SBA Offer In Compromise (OIC) Settlement Amount: How Is It Determined?
How much should I expect to settle on with my OIC?
The answer to this is complicated. It is determined by multiple factors, which I will describe below.
Background: When a borrower who has a bank loan, guaranteed by the SBA, goes into default, the borrower has the option of seeking protection by filing a Chapter 7 Bankruptcy (assuming the borrower is eligible… more on that in another post). However, the SBA (and the bank, who acts as the SBA’s servicing agent) has the option of allowing the defaulted borrower to make an Offer In Compromise (OIC) in lieu of filing Ch 7 bankruptcy. The borrower should be aware that an OIC is a PRIVILEGE, not a RIGHT, and the SBA is under no obligation to accept an OIC, and will only do so if the SBA feels it is a good offer, and there is no fraud, concealment or misrepresentation. How the SBA decides this is frequently confusing, and feels like they use black-magic to figure out, and is very dependent on the individual who is reviewing the file. However, there are guidelines, as laid out in the SBA SOP. According to the SBA SOP on OICs,
“The compromise amount must bear a reasonable relationship to the amount that could be recovered in a reasonable amount of time by enforced collection proceedings and must be sufficient to protect the integrity of the SBA loan program.”
So what does this average? Simply put, an permissible OIC is determined by eight (8) general criteria:
1. Size of the deficiency:
The amount of the deficiency is an obvious factor in calculating the “settlement”. However, while there is a belief that the SBA “looks” to acquire a 20% recovery, there is truly no magic percentage that the SBA will accept. That’s because whether the borrower’s deficiency is $150,000 or $1,500,000 is only meaningful in the context of the other criteria – namely, what can the borrower truly pay? What are the borrower’s alternatives?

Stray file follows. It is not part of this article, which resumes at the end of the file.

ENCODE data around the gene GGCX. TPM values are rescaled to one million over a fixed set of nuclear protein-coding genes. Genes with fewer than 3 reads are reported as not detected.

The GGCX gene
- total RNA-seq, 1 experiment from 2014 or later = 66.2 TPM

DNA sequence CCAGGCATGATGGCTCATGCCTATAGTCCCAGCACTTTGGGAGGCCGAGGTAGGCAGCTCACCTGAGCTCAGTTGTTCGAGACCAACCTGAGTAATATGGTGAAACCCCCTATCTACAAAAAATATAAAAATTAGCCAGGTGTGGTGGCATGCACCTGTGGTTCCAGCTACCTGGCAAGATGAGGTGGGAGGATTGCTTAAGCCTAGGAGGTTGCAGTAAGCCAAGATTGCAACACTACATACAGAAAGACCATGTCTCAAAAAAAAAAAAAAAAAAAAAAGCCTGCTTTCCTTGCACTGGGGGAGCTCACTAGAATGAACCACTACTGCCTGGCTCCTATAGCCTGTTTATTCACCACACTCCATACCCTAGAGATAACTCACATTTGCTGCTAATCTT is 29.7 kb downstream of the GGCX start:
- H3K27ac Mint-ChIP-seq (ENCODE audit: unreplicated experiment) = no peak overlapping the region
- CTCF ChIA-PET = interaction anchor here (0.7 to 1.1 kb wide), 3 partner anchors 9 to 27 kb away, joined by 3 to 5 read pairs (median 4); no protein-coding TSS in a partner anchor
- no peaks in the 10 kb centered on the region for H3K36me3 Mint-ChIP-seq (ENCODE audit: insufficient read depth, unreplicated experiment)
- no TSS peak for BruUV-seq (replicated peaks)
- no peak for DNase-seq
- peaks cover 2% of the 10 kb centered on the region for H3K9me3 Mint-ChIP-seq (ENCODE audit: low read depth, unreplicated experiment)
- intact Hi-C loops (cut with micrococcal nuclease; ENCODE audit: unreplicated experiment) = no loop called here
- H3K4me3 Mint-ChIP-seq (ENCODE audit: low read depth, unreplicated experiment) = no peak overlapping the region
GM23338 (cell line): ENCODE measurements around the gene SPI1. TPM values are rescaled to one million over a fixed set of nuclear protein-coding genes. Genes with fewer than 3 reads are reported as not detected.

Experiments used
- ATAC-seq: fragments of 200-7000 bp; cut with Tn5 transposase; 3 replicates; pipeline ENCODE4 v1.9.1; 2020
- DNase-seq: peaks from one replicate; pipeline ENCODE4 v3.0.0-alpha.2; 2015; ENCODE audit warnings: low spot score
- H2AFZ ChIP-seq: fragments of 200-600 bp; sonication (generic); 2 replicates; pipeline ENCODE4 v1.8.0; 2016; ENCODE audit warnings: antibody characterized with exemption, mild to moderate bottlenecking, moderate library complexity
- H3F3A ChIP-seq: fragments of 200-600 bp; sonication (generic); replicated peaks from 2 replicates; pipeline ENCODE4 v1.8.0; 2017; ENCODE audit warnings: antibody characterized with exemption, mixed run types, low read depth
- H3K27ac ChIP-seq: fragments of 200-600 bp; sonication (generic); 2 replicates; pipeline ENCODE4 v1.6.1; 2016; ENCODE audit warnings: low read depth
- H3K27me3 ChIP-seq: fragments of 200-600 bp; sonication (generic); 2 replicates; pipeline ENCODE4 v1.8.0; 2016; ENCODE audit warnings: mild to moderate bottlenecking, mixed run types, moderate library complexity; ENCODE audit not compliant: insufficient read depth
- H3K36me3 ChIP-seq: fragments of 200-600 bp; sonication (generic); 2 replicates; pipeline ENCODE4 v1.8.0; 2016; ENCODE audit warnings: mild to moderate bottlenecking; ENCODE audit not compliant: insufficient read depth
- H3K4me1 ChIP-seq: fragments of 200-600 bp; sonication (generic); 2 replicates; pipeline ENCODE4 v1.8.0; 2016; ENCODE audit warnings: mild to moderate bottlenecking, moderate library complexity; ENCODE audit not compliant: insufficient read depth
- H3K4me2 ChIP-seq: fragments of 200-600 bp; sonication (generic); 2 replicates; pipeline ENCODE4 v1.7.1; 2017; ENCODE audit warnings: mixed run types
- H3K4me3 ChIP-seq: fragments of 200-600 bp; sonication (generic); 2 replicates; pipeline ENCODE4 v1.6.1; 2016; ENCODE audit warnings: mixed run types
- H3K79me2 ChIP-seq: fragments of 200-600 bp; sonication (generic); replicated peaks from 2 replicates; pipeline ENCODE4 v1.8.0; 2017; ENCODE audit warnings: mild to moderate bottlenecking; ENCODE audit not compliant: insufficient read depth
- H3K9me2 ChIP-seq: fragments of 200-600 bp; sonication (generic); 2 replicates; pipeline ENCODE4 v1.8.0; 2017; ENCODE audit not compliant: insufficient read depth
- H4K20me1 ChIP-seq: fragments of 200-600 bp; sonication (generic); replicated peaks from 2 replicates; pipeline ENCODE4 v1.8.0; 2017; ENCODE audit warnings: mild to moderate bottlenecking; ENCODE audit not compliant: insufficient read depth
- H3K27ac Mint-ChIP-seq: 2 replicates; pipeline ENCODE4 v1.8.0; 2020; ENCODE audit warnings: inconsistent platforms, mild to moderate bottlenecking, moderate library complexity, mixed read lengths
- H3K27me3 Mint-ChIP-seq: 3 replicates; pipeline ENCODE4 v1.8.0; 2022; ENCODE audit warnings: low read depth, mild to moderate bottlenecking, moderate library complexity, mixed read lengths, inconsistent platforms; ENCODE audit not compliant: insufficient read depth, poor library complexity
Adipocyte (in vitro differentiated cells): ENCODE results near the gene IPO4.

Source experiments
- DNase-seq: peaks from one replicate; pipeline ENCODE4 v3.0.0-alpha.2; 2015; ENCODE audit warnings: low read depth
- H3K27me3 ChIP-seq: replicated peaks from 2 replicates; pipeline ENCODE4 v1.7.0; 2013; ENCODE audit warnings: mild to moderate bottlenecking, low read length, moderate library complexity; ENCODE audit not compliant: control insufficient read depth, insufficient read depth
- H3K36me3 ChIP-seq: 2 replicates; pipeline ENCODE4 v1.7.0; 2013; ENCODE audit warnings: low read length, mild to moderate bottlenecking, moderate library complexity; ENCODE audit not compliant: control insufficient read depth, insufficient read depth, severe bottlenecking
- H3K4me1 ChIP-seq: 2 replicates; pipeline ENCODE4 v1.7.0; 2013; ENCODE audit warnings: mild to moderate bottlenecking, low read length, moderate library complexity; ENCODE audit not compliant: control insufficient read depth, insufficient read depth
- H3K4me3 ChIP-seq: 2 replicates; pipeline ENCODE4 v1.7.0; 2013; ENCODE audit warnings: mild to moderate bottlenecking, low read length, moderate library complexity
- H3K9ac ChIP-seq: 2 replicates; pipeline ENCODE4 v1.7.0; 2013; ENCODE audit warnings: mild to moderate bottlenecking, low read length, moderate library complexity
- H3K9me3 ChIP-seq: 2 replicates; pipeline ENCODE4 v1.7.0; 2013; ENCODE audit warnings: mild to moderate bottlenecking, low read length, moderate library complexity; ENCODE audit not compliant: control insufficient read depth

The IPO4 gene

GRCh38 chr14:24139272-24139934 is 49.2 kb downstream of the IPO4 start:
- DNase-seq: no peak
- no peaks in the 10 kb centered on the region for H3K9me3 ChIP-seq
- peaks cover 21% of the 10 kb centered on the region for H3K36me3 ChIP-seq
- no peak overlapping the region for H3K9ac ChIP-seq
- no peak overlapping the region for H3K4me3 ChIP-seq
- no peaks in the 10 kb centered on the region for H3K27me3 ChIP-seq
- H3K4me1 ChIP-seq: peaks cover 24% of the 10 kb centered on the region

2. Liquidated value of the borrowers assets should the borrower seek protection in Chapter 7 Bankruptcy (BK)
This is an obvious different to an OIC for the borrower. This is a calculation that must be done, and is very meaningful to present to the bank and/or SBA. Should the borrower have limited exposure in a BK filing, that will have an impact on how the SBA views an OIC… but the borrower must keep in mind, that already if they have NO liability in a BK filing, and their personal guarantee would be completely discharged, the SBA may nevertheless require a meaningful and substantial OIC settlement amount, based on the Net Worth of the borrower and their ability to pay.
3. Net worth of the borrower if they do NOT seek BK protection.
Many defaulted borrowers assume that “exempt” assets do not factor into the SBA’s thinking when it comes to an OIC. This is not correct. already though IRAs and 401Ks are “exempt” from consideration in a BK filing, the SBA will nevertheless consider these assets when examining an OIC. Why? Because the OIC is a PRIVILEGE… and so in many situations the SBA officer feels like the borrower should dip into their assets – already exempt assets – to demonstrate a good faith OIC.